Ginny tried to look as though she were paying rapt attention and somehow made it through the rest of Fleur’s monologue. Then the bride-to-be called for attention.
“Eet iz time for ze practice run through!” she exclaimed, clapping her hands. Ginny and Gabrielle walked together down the aisle that had been made in between the rows of chairs to join the rest of the wedding party at the back. Ginny watched with a smirk as Gabrielle’s eyes fastened on the very same person she had just been thinking about; Gabrielle‘s pretty little face turned into one of intense longing. She had taken to following Harry around whenever she could but she never said very much to him, only blushed scarlet whenever he spoke to her. She reminded Ginny of herself around Harry only a few years before.
Bill took his place at the altar, smiling as though he really was about to be married. He looked blissfully at his bride as she commanded the family members not involved in the wedding to sit down. Ginny watched as Harry, Ron, and Hermione, along with Fred, George, and Mrs. Weasley, sat down in the chairs that they had just finished arranging. Mrs. Delacour and Fleur’s grandmother, who was a full-blooded Veela, took seats nearby as well. Ginny was amazed that, even though Mrs. Beauchamp was well over the age of seventy, she still managed to be blindingly beautiful.
Gabrielle turned her attention away from Harry reluctantly and took her place in front of Ginny on Charlie’s arm. Mr. Weasley arrived next to his only daughter and managed to smile wearily down at her.
“Hi, Dad,” she said as she took his arm. She really was very worried about him; she thought his job at the Ministry was taking up way too much time. She felt like she never saw him anymore.
“No talking!” Fleur bellowed from directly behind Ginny, who winced.
The rehearsal went as well as could be expected, with the ancient minister, who had been marrying Weasleys for generations, feebly guiding everyone through the wedding. At the end, when the minister said, “And then I shall say, ‘You may now kiss the bride’”, Bill and Fleur performed a passionate example of what they would do tomorrow when they were married. Ginny thought the old minister was going to have a heart attack and wished she was in Gabrielle’s spot so she could catch him if need be.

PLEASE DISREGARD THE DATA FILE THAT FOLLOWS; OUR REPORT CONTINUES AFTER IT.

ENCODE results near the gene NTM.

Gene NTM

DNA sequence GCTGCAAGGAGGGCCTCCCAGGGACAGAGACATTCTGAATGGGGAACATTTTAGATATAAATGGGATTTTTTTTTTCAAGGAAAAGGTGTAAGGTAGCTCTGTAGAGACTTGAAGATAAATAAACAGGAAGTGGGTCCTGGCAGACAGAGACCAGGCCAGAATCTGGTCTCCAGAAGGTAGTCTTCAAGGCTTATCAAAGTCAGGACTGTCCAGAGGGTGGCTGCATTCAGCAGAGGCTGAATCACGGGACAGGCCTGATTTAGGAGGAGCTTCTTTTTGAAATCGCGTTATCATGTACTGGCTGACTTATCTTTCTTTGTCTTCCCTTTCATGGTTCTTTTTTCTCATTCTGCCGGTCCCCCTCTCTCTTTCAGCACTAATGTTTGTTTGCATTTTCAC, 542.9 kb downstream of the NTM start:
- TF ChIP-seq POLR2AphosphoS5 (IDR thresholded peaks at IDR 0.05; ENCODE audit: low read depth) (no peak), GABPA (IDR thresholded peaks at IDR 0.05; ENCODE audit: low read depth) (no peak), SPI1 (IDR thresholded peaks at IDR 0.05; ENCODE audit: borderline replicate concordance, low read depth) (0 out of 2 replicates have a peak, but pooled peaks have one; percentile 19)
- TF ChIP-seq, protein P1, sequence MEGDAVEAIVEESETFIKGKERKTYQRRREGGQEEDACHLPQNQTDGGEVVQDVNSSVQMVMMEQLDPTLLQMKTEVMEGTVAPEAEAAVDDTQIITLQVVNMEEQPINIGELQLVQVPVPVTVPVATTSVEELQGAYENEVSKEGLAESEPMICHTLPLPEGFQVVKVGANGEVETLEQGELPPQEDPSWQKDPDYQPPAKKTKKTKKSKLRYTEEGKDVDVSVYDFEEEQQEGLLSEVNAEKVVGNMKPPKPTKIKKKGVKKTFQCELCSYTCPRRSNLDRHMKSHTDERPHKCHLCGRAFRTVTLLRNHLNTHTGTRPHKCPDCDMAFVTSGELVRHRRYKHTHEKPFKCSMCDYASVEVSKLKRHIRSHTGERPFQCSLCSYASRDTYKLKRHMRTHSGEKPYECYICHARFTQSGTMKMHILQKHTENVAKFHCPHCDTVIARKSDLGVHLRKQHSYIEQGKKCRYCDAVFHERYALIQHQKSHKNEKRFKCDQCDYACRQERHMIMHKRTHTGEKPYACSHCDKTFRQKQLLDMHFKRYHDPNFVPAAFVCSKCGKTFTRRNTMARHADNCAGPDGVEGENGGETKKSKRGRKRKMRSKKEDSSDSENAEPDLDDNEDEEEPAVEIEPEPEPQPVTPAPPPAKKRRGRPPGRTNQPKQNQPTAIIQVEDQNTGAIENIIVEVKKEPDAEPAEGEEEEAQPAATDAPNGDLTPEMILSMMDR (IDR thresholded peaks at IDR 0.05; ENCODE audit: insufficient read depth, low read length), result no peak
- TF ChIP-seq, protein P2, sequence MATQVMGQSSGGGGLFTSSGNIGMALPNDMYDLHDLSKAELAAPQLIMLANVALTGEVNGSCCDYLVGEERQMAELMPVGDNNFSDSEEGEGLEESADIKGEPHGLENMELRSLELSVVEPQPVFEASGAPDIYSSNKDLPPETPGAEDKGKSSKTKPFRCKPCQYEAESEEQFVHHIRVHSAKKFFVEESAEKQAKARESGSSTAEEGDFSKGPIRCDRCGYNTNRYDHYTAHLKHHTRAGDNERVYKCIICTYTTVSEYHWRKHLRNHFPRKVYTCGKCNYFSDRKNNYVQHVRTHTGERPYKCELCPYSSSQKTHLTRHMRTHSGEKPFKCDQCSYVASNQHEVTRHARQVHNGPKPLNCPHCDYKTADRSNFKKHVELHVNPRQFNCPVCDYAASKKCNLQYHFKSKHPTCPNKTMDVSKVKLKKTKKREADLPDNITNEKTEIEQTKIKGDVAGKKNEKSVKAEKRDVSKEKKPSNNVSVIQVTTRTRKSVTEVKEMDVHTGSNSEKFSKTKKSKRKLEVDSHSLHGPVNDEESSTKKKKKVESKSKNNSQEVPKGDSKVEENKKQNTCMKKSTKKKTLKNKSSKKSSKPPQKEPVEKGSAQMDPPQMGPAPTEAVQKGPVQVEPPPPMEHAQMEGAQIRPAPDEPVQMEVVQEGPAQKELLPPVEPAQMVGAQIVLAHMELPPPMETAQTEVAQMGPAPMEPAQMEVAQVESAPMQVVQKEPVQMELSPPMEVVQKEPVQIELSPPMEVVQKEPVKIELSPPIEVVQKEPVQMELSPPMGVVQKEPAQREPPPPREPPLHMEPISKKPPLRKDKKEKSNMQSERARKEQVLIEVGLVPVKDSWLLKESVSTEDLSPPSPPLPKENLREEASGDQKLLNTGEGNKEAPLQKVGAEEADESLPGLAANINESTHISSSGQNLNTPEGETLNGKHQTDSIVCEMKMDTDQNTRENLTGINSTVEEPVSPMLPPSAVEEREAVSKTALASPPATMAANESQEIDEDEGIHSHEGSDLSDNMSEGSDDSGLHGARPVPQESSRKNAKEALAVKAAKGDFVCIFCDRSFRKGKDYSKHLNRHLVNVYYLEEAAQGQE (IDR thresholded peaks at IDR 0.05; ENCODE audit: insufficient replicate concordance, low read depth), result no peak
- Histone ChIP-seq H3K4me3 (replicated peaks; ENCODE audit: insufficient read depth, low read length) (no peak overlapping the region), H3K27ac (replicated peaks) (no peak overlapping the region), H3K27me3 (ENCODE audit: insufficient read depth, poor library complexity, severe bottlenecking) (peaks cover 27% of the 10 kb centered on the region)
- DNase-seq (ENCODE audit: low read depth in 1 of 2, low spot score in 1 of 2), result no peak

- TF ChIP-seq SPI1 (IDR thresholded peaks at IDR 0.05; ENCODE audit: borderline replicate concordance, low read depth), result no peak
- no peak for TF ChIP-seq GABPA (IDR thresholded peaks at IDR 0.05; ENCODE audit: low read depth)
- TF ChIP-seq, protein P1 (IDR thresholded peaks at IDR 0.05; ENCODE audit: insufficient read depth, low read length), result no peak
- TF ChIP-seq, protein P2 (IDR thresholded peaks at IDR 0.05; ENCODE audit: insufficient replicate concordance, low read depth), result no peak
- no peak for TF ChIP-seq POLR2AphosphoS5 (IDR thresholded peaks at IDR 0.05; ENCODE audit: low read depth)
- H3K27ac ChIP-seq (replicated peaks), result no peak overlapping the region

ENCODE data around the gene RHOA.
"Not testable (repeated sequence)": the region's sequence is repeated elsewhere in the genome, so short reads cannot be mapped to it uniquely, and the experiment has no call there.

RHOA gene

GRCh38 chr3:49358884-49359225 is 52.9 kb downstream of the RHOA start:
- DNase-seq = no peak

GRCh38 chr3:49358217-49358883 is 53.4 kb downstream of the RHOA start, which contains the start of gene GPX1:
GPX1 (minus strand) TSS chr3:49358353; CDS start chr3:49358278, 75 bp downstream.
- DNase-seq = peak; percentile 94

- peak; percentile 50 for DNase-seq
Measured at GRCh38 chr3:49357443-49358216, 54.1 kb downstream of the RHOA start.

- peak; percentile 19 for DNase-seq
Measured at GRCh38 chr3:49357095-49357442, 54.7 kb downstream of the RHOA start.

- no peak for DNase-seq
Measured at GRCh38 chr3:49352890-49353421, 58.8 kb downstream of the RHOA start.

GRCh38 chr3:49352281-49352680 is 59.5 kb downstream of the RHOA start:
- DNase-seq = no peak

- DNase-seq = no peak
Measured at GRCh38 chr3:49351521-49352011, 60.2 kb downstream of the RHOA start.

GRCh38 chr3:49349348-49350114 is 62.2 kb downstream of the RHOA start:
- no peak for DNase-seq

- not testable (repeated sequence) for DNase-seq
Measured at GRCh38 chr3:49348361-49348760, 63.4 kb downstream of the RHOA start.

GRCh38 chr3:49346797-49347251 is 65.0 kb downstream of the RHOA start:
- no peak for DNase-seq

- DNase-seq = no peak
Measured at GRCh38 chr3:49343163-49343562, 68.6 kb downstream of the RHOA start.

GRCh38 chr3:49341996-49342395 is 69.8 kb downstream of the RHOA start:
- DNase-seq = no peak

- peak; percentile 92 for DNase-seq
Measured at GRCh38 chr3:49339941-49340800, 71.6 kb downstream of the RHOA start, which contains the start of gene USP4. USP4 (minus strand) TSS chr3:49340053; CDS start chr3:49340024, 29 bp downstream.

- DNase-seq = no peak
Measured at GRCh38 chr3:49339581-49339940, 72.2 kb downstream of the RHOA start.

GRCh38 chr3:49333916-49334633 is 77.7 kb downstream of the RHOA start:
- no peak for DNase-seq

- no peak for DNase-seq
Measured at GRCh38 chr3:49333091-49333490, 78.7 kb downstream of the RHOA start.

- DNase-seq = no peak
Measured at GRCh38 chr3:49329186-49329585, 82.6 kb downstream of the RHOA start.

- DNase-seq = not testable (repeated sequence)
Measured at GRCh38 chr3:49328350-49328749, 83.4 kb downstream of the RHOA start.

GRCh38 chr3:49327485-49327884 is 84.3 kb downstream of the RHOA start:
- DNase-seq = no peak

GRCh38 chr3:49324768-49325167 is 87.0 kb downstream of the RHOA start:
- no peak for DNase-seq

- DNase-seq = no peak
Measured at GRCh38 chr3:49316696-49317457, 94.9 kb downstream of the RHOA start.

Mrs. Weasley then wiped her eyes and took charge. She directed everyone to the long table that had been set up a little ways beyond the gazebo and enlisted the help of the Harry, Ron, and Hermione to bring the food outside.
Ginny watched with a moody sigh as the trio headed inside the house. Harry had been at the Burrow for nearly a week and they hadn’t once spoken about their state of affairs. If Ginny didn’t know better, she would say he was avoiding her. He was perfectly friendly and they joked and carried on as they used to, but there was definitely distance between them. Of course, Ginny had expected that, even with a breakup as relatively painless as theirs had been. But they were in a war, and there shouldn’t have been as much distance as he was currently setting between them. It wasn’t as though she hadn’t been prepared – she had expected this breakup ever since they had started going out, after all – but she hadn’t thought he would erect a bloody wall between them. Hermione said he was probably trying to make himself not like her, which in Ginny’s opinion was a ridiculous and futile exercise; you couldn’t just stop yourself from liking someone. Ginny should know; she’d tried it for five years and had been quite unsuccessful.